Robert G. Patman teaches international politics at the University of Otago. David A. Welch teaches global governance at the University of Waterloo.
“Friends don’t let friends drive drunk,” as the saying goes, and for similar reasons we call upon our respective governments to weigh in officially on Brexit.
Canada and New Zealand are no longer semi-autonomous dominions of the British Empire, of course – a status that, ironically, would have given them more standing and more opportunity to express their concerns – but the deep and abiding historical ties that bind them to Britain nevertheless justify what might otherwise be an inappropriate intervention in the country’s sovereign domestic affairs.
The fact is that Britain stands at the precipice of disaster. Prime Minister Theresa May has no workable plan to withdraw from the European Union that would avoid calamity.
According to BritainStays, projections by the Department for Exiting the European Union and the Office of National Statistics suggest that an increasingly likely “hard” Brexit would lower British GDP growth by 8 per cent (£158-billion, about $265-billion) and cost 2.8 million jobs. Even a “soft” Brexit that kept Britain in the single market – leaving it with no say in EU decision-making – would lower the GDP growth by 2 per cent (£15-billion) and put 700,000 out of work.
This is to say nothing of the intractable problem of the Irish frontier. Anything akin to the status quo would effectively separate Northern Ireland from Britain; any significant barrier would risk triggering renewed sectarian violence.
Meanwhile, the Brexit to-do list continues to grow. The latest unforeseen complication defying easy solution is data-sharing legislation.
Britain finds itself at the brink thanks to a breathtaking combination of incompetence, ignorance and subterfuge.
The incompetence lies chiefly at the feet of former prime minister David Cameron, who smugly thought he could silence noisy Euroskeptics in his caucus by means of a referendum he was sure the Remain side could not lose.
The ignorance lies chiefly at the feet of the proponents and supporters of Brexit who had no idea in June, 2016, what Brexit would actually entail. For Leave voters, ignorance was a function of gullibility in the face of the Leave campaign’s pitch that Brexit would be all gain and no cost. For the non-mendacious leaders of the Leave movement – if there were any – it was, at best, a function of woefully ill-considered wishful thinking.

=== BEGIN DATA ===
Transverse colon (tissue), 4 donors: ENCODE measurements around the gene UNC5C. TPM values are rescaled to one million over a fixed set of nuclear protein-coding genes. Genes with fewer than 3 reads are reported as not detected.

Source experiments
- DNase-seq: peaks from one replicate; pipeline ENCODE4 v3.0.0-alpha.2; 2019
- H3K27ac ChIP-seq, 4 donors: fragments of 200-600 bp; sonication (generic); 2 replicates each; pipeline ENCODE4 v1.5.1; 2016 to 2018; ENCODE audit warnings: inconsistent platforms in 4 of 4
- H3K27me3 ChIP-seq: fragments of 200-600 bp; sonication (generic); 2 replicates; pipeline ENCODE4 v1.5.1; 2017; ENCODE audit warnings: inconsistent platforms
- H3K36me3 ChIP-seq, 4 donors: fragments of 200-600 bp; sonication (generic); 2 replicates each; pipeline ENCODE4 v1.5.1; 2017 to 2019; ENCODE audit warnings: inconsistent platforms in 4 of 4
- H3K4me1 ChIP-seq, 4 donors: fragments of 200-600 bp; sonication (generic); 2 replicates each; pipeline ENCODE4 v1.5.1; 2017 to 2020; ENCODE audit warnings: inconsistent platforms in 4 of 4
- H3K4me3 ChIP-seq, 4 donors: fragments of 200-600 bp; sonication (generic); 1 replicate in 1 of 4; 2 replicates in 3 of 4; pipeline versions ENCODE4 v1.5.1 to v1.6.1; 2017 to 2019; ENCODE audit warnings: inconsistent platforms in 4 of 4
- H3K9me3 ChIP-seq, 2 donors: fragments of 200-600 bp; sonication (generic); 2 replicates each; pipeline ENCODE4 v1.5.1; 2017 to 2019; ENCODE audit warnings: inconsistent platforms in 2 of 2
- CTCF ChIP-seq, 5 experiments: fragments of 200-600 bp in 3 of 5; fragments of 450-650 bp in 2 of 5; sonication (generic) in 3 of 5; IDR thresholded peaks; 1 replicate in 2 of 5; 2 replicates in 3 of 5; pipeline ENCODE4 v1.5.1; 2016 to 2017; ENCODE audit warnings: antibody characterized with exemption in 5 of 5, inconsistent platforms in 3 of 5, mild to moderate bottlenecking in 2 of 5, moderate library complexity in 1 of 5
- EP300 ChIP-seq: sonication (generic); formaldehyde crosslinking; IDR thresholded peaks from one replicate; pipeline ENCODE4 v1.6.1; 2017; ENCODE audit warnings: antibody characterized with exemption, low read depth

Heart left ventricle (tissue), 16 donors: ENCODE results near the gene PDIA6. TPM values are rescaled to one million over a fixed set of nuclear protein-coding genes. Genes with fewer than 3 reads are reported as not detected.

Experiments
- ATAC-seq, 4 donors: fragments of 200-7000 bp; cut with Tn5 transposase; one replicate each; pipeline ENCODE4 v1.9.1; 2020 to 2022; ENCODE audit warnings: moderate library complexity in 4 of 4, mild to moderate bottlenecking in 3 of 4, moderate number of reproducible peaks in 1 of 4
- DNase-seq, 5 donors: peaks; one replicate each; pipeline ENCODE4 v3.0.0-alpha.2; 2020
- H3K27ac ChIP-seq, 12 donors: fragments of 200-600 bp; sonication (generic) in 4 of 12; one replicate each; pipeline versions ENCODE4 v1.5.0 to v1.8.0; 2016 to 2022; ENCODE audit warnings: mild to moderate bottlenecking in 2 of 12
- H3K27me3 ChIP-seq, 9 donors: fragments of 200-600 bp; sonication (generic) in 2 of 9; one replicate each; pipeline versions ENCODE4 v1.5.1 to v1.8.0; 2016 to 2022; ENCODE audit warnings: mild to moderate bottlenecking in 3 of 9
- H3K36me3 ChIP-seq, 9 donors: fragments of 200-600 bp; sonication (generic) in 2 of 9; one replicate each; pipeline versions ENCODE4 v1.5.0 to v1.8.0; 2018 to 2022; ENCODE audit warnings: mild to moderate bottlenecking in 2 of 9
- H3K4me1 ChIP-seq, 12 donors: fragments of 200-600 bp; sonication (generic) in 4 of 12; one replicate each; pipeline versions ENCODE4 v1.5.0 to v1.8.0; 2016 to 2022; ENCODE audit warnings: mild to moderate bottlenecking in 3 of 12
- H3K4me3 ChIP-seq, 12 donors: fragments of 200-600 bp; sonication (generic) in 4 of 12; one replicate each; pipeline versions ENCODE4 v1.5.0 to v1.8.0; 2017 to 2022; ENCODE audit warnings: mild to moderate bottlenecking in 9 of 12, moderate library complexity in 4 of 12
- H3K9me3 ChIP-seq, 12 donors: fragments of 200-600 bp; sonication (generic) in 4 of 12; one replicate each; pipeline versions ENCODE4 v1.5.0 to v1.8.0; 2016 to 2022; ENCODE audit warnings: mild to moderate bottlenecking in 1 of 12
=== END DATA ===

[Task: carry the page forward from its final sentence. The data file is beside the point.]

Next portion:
But we must not overlook the role of subterfuge in the form of illegal money, data crimes and Russian involvement. We now know, for example, that Leave.EU – one of the main Brexit campaign organizations – reportedly exceeded its legal spending limit by at least 10 per cent.
Vote Leave, a campaign group headed by Boris Johnson and cabinet member Michael Gove, has been fined £61,000 by the British Electoral Commission and referred to the police for alleged breaches of electoral law. Among other things, Vote Leave spent £675,000 with a smaller group, BeLeave, on an initiative led by Aggregate IQ using social media to target voters. This spending should have been declared and effectively meant that Vote Leave exceeded its legal spending limit of £7-million by almost £500,000, according to the commission.
Furthermore, in mid-July, Britain’s Information Commissioner’s Office announced it was fining Facebook £500,000 – the maximum amount possible – for allowing the improper use of millions of users’ data by Cambridge Analytica and is pursuing a criminal prosecution of its defunct parent company, SCL Elections Ltd.
Finally, there is growing evidence that Russia colluded with the Brexit camp to influence the outcome of the 2016 referendum in ways eerily similar to its interference in the most recent U.S. presidential election: through fake news, fake Twitter accounts and dirty money (Britain’s National Crime Agency is reportedly currently investigating alleged links between Brexit’s biggest donor and Russia).
All of this leads to but one clear conclusion: The June, 2016, referendum did not provide a legitimate mandate for Brexit. As Conservative MP Anna Soubry recently said passionately in the House of Commons, “Nobody voted Leave to be poorer, and nobody voted Leave on the basis that somebody with a gold-plated pension and inherited wealth would take their job away from them.”
In short: Leave voters were hoodwinked and the Leave victory was tainted.
As countries committed to peace, order and good government, Canada and New Zealand not only have an obligation based on friendship and historical ties to urge Britain to live up to its own standards of governance, but also a powerful interest in upholding sound democratic principles and not rewarding deliberate efforts by the Kremlin and others to subvert them.
If the British people vote Leave in a (fair) second referendum on the basis of full and complete information about the consequences, so be it. Until then, Britain’s friends should make every possible effort, both publicly and privately, to keep Britain from driving over the proverbial cliff.